Gene Therapy Redosing Gains Traction as Need Grows and Novel Strategies Emerge
Selecta President and CEO Carsten Brunn, Ph.D./Courtesy Selecta BioSciences
Gene therapy is often thought of as a one-time-only treatment, but for non-integrating therapies (which don’t alter the genes or integrate into the genome) the results aren’t always durable. Redosing, consequently, is a large and growing concern for gene therapy developers and regulators.
“So many of the programs are on the cusp of approval…There’s a wave coming in the next few years,” Dr. Eric Crombez, M.D., CMO of Ultragenyx Pharmaceutical’s gene therapy development unit, told BioSpace.
Ultragenyx is a case in point. This year the company will have two trials in Phase III – one for glycogen storage disease and one for ornithine transcarbamylase (OTC) deficiency. Another is in a seamless Phase I/II/III study for Wilson disease, and a fourth is in Phase I/II development by its partner, Bayer, to treat hemophilia A. Each uses an AAV vector.
In fact, “approximately 95% of gene therapies today use adeno-associated viruses (AAVs) to deliver a transgene to its target. However, because the AAVs are highly immunogenic, you can’t give a second dose,” Carsten Brunn, Ph.D., president and CEO of Selecta Biosciences, told BioSpace. To further compound matters, Brunn added, “up to 40% of patients have antibodies to AAVs, so they are not eligible for gene therapy.” Their immune systems would clear the therapy before it could take effect.
To counter this, Crombez said, gene therapy developers are starting to think about redosing – particularly for pediatric patients – even as they are developing their initial gene therapies.
“The strategic options fall into two buckets – either envelop the same transgene in a new vector the immune system hasn’t seen or modulate the immune system to control the immune response,” Crombez said. “As a field, we’re looking to develop novel vectors. We also are looking at ways to make the vectors less immunogenic and improve targeting of specific tissues.” He did not disclose details.
Selecta, however, touts its biodegradable nanoparticle – ImmTOR™ – as a promising strategy to modulate immune responses to biologics, including AAVs. It’s in Phase III trials with an enzymatic treatment for gout and in earlier stages of development for gene therapy. Both are co-administered with ImmTOR. In the latter, Brunn said, “we are giving AAV plus ImmTOR to prevent the formation of neutralizing antibodies and thus have the potential to give second or third doses of gene therapy.”
ImmTOR is a tolerogenic nanoparticle that encapsulates rapamycin – an immune modulator – with the goal of inducing selective immune tolerance to the AAV capsid, rather than chronic immune suppression. Published data have shown that AAVs administered with ImmTOR can be redosed in animal models.
Data from non-human primates and mice are compelling, Brunn said. For instance, an article published last summer in Molecular Therapy Methods & Clinical Development noted that repeated co-administration of ImmTOR and AAV Anc80 in mice was well-tolerated “and led to nearly complete inhibition of immunoglobulin (Ig)G antibodies to the Anc80 capsid.” A decrease of a key toxic metabolite and a disease biomarker (both found in the plasma) also was seen.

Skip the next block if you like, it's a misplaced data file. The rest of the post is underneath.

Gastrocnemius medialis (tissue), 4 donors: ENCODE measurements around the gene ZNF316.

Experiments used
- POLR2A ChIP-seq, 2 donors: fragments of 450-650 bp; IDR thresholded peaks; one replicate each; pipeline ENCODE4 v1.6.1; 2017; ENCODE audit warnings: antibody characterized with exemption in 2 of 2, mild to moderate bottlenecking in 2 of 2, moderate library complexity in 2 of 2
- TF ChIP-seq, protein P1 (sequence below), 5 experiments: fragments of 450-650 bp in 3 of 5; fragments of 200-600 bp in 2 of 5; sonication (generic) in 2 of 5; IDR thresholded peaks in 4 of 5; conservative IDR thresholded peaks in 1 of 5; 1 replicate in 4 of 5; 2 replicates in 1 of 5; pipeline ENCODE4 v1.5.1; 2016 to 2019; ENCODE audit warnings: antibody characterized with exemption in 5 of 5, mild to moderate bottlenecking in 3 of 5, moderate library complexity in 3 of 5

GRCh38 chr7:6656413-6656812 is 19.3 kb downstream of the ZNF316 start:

In addition to facilitating redosing with AAVs, “ImmTOR enables 60% higher expression of the transgene in the first dose, so we can give lower doses,” Brunn said, and thus perhaps lower the risk to the patients. “ImmTOR also has liver-protective benefits, which may address some of the safety concerns about AAVs.
“The next step is to use ImmTOR in a treatment regimen to make redosing a clinical reality,” Brunn continued. “We hope to demonstrate this possibility in humans with a reduction in the formation of neutralizing antibodies in the empty capsid trial readout in Q4.”
Meanwhile, at the end of September, Selecta filed an IND to treat Methylmalonic acidemia (MMA), a rare gene-based disease in children in which the body fails to make a protein needed to process certain amino acids, lipids and cholesterol inside cells. “The liver grows up to 40-fold from birth to adulthood, so you will likely have to redose,” Brunn said. With redosing, “we have the potential to make (gene therapies) a cure.”
Others in the industry are working on other novel strategies. Non-viral vectors to circumvent the immune system are a topic of interest, but they are in the very early stages of development. For example, researchers at New York University are investigating peptides as possible vectors for multiple applications, and researchers at the University of Wollongong in Australia are investigating lipid- and polymer-based nanoparticles, cationic polymers, and exosomes to transfer genes into primary neurons for long-term treatment of amyotrophic lateral sclerosis (ALS). Still others are considering the use of chitosan as a gene carrier.
Regulators are discussing the challenge, too, weighing the risks and benefits of allowing an abbreviated approval pathway using the same transgene with a new vector, Crombez said. “That makes sense because the protein produced by the transgene is what corrects the underlying disease.” For immune modulation, the question is whether it can be done safely and for how long. “Immune suppression is done for organ transplantation, for example.”
Industry-wide, redosing will continue to gain attention. “Redosing has the potential to transform gene therapy,” Brunn said.